Today, the mines are still open. They are mainly extracting tin. I had the chance to visit by myself what was remaining from the mines and I have been impressed by the conditions of work of the people working in the mines. Most of them are working independently by the way.

I have been chocked by the state of the building that are exploiting the materials. The factories of treatment, the camps, they can almost be considered as ruins. I don´t know if every building is still used but most of them seem to be occupied, at least by the presence of some workers, when I went there.

One of the many camps of the mines of Potosi

Further, a factory for the treatment of the materials…

I could notice two different kinds of activities during this day to discover the life of the mine workers. The first one was to take the wagons out of the mines. Many railroads are going out of the many ways to get inside the mines. Those one allow the mine workers to take out the minerals with the little wagons.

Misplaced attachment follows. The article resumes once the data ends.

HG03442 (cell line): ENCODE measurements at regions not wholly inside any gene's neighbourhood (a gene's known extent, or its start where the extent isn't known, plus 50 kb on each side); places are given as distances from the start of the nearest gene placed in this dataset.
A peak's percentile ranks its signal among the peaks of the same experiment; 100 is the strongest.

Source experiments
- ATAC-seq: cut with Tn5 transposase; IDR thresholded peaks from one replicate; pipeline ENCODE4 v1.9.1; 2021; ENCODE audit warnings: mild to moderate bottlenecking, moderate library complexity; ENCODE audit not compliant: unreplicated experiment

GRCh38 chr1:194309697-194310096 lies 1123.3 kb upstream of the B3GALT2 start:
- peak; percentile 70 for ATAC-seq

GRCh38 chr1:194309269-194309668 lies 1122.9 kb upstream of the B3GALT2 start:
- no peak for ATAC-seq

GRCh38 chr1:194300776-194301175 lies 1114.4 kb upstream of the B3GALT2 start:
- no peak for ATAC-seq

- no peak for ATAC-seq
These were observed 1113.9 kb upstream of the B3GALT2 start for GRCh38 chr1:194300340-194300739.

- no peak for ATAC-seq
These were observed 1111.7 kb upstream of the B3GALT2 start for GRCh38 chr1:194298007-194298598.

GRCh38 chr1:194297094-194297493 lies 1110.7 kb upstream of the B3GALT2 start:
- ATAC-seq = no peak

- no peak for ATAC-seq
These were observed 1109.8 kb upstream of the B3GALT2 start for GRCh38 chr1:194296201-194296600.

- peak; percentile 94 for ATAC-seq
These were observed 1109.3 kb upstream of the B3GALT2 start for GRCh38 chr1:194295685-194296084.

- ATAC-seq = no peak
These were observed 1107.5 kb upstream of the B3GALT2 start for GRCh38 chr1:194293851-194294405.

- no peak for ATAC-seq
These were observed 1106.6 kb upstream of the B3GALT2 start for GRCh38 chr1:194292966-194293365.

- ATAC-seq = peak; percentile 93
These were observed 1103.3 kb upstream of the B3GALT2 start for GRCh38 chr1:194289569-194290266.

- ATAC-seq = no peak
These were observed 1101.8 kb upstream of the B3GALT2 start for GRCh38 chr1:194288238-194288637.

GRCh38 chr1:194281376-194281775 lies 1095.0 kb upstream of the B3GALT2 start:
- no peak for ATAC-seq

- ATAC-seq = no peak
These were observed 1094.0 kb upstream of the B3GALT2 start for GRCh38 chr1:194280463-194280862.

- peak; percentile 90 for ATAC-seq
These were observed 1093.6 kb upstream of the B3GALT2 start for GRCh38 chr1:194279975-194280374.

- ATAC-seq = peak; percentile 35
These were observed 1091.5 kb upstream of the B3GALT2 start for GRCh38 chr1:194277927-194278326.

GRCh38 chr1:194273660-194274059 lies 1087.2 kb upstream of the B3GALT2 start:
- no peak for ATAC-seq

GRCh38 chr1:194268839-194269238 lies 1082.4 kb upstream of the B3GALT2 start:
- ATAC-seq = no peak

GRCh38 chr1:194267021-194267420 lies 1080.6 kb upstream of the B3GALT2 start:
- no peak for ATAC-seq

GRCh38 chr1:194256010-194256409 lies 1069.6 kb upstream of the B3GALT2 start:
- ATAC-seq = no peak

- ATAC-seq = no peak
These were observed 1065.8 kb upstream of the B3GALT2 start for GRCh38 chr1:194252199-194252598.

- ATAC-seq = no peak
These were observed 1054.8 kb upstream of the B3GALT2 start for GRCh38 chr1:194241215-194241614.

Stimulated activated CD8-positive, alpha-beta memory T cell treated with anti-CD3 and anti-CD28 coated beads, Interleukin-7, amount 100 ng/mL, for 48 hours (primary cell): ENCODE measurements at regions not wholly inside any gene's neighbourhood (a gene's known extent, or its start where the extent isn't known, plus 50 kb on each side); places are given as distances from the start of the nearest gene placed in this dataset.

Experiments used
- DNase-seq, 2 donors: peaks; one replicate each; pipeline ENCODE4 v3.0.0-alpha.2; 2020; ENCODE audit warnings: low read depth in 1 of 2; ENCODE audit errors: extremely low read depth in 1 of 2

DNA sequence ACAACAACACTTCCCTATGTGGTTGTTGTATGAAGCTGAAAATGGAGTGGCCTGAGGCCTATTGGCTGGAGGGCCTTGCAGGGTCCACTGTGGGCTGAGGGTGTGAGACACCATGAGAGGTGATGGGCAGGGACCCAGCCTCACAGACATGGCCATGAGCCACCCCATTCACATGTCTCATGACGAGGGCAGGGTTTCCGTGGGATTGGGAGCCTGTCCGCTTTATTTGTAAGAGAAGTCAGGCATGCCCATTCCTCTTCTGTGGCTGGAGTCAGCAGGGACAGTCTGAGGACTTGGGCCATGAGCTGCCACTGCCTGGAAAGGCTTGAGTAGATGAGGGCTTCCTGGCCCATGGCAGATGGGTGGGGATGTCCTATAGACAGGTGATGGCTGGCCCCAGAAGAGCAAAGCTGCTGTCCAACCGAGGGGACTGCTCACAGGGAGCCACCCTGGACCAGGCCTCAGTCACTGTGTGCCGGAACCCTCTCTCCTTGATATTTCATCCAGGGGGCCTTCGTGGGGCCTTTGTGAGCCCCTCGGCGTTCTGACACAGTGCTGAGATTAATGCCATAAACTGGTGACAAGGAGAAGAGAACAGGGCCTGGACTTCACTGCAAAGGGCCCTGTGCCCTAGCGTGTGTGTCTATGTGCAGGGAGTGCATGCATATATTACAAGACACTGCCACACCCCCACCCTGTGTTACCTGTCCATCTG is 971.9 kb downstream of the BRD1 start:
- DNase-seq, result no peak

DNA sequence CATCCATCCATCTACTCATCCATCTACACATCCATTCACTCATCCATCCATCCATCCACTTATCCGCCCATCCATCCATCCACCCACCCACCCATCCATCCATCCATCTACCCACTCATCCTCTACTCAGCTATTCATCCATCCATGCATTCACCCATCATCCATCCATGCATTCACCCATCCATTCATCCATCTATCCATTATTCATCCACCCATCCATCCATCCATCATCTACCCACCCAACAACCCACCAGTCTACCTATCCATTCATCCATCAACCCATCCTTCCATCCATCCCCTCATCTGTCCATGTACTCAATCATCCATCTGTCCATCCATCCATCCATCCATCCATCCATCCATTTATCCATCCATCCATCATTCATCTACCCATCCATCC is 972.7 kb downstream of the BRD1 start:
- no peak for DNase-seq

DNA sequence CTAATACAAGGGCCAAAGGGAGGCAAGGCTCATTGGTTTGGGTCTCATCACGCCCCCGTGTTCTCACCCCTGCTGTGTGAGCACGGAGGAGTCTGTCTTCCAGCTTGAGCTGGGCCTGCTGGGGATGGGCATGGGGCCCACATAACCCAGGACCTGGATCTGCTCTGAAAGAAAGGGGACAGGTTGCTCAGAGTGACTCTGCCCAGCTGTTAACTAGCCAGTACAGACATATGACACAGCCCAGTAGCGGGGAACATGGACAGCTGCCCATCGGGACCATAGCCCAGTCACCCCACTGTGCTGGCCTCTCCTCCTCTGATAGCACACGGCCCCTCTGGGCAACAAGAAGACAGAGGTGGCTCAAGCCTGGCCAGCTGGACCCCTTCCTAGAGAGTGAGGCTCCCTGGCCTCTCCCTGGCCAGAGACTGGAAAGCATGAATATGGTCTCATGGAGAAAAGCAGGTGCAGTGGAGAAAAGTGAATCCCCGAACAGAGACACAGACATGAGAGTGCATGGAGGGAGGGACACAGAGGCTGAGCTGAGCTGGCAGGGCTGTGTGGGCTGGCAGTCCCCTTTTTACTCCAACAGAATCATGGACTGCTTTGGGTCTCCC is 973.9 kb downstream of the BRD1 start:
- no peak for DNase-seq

Extracting the minerals with this little wagon

The second was realized inside the mines. I had to get in. There is absolutely no interdiction and security to get in the mines. I got in like if I was coming home. I even asked to the workers but it absolutely didn´t seem to bother them.

At the entrance of the mine, would I be allowed to keep going further?

Inside it gets quickly dark and we can smell different things that I couldn´t identify. I had the opportunity to meet a mine worker and to see what was his current activity. He was digging a wall, looking for some mineral. You can notice that he is chewing coca leaves. This is a very important custom in Bolivia. Chewing those leaves gives you some energy, like if you were drinking a big coffee.

Meeting a mine worker


Going inside the mines if of course very dangerous. The workers are never sure to not be a victim of explosion, rocks falling, gas smells. They are very superstitious and believers. I found a little temple to pray, inside the mine.